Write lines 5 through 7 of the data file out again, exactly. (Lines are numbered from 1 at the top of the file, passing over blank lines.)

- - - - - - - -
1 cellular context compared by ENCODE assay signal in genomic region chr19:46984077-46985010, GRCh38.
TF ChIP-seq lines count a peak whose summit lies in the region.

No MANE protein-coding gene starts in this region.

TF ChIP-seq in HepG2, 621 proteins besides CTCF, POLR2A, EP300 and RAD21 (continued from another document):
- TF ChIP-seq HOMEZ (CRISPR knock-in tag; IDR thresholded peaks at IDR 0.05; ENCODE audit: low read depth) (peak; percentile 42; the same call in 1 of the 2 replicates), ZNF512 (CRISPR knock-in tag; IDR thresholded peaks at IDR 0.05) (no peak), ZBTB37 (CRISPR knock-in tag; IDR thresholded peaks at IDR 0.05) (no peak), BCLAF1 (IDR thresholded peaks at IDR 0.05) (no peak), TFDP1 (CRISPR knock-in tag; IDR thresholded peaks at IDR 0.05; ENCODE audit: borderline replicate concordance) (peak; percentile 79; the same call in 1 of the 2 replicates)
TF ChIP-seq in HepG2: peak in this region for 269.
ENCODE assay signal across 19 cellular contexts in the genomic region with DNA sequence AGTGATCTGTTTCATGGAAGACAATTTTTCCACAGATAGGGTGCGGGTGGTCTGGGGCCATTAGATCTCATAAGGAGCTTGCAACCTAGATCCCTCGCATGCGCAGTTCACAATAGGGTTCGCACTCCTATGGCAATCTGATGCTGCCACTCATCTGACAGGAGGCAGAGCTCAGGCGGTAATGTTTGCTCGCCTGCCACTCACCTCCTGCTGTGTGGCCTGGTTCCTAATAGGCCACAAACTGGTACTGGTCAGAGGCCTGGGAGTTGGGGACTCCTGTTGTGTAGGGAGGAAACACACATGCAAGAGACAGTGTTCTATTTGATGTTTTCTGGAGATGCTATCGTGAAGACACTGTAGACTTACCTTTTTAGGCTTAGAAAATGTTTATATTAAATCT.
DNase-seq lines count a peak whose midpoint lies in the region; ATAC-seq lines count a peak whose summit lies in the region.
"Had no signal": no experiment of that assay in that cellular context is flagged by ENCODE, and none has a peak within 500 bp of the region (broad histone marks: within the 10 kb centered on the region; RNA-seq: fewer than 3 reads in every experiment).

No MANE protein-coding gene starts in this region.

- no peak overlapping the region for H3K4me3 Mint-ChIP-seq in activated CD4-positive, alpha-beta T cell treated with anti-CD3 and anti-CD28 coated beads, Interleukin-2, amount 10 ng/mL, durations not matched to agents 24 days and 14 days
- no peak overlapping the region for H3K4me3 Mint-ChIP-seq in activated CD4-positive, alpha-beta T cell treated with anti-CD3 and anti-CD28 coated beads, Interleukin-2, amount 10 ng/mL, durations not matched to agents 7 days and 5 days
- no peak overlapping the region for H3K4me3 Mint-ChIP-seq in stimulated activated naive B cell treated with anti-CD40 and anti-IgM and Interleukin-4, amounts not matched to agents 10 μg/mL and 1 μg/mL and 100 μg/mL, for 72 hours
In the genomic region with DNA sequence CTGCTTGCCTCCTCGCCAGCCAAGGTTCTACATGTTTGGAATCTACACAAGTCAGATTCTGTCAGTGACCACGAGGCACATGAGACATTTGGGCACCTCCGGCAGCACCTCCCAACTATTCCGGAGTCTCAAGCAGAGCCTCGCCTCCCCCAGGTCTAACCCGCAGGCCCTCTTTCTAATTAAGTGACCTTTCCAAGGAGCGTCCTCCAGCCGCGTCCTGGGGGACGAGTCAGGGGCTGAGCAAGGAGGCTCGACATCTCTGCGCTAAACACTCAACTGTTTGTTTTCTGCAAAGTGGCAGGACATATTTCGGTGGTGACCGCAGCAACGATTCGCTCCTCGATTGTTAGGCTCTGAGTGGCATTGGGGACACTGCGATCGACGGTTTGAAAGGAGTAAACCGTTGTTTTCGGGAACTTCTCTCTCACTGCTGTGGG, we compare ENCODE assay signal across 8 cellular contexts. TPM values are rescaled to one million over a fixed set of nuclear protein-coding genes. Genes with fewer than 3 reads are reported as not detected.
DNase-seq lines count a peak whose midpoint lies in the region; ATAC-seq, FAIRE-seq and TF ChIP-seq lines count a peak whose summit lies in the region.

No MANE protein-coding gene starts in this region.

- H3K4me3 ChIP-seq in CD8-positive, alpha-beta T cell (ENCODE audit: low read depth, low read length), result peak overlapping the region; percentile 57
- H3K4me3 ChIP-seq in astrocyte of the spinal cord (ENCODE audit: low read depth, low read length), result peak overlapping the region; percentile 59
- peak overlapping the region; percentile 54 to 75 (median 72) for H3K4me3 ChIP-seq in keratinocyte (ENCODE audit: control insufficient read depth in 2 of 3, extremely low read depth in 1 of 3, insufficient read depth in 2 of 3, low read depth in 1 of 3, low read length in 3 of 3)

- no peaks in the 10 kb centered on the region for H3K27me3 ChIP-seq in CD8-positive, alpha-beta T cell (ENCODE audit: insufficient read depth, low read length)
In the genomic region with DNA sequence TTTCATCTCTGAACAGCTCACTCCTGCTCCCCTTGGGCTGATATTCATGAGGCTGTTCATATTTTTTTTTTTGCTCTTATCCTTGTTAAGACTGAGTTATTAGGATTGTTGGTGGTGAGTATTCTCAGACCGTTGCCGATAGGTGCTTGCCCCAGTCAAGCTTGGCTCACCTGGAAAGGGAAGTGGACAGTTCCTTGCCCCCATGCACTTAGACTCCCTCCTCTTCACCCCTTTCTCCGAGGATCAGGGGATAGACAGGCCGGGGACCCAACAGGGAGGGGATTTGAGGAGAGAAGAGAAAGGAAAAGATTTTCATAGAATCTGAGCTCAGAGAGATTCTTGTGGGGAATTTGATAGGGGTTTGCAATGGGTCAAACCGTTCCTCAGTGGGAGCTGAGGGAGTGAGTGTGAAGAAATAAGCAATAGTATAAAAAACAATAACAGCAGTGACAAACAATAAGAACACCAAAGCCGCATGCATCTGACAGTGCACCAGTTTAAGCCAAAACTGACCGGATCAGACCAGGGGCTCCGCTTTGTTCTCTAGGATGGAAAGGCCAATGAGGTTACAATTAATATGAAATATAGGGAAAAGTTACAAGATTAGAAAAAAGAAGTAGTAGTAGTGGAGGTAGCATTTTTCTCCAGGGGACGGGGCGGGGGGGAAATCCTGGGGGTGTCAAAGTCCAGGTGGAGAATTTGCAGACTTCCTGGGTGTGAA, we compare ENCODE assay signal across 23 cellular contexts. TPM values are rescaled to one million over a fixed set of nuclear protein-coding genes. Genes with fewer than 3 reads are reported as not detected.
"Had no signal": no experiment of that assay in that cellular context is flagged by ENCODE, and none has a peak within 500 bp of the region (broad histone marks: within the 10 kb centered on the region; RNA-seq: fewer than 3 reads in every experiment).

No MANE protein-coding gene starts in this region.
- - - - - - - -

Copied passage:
- TF ChIP-seq HOMEZ (CRISPR knock-in tag; IDR thresholded peaks at IDR 0.05; ENCODE audit: low read depth) (peak; percentile 42; the same call in 1 of the 2 replicates), ZNF512 (CRISPR knock-in tag; IDR thresholded peaks at IDR 0.05) (no peak), ZBTB37 (CRISPR knock-in tag; IDR thresholded peaks at IDR 0.05) (no peak), BCLAF1 (IDR thresholded peaks at IDR 0.05) (no peak), TFDP1 (CRISPR knock-in tag; IDR thresholded peaks at IDR 0.05; ENCODE audit: borderline replicate concordance) (peak; percentile 79; the same call in 1 of the 2 replicates)
TF ChIP-seq in HepG2: peak in this region for 269.
ENCODE assay signal across 19 cellular contexts in the genomic region with DNA sequence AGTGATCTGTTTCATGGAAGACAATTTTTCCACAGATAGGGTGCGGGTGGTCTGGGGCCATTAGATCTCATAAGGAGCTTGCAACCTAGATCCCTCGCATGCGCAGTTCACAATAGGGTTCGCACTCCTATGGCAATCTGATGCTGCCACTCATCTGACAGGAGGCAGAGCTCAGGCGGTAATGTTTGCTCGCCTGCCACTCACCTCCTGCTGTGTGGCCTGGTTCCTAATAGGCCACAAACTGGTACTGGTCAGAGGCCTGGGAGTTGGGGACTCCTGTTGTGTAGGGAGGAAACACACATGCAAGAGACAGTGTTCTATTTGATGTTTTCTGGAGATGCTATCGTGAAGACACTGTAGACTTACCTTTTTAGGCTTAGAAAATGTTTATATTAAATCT.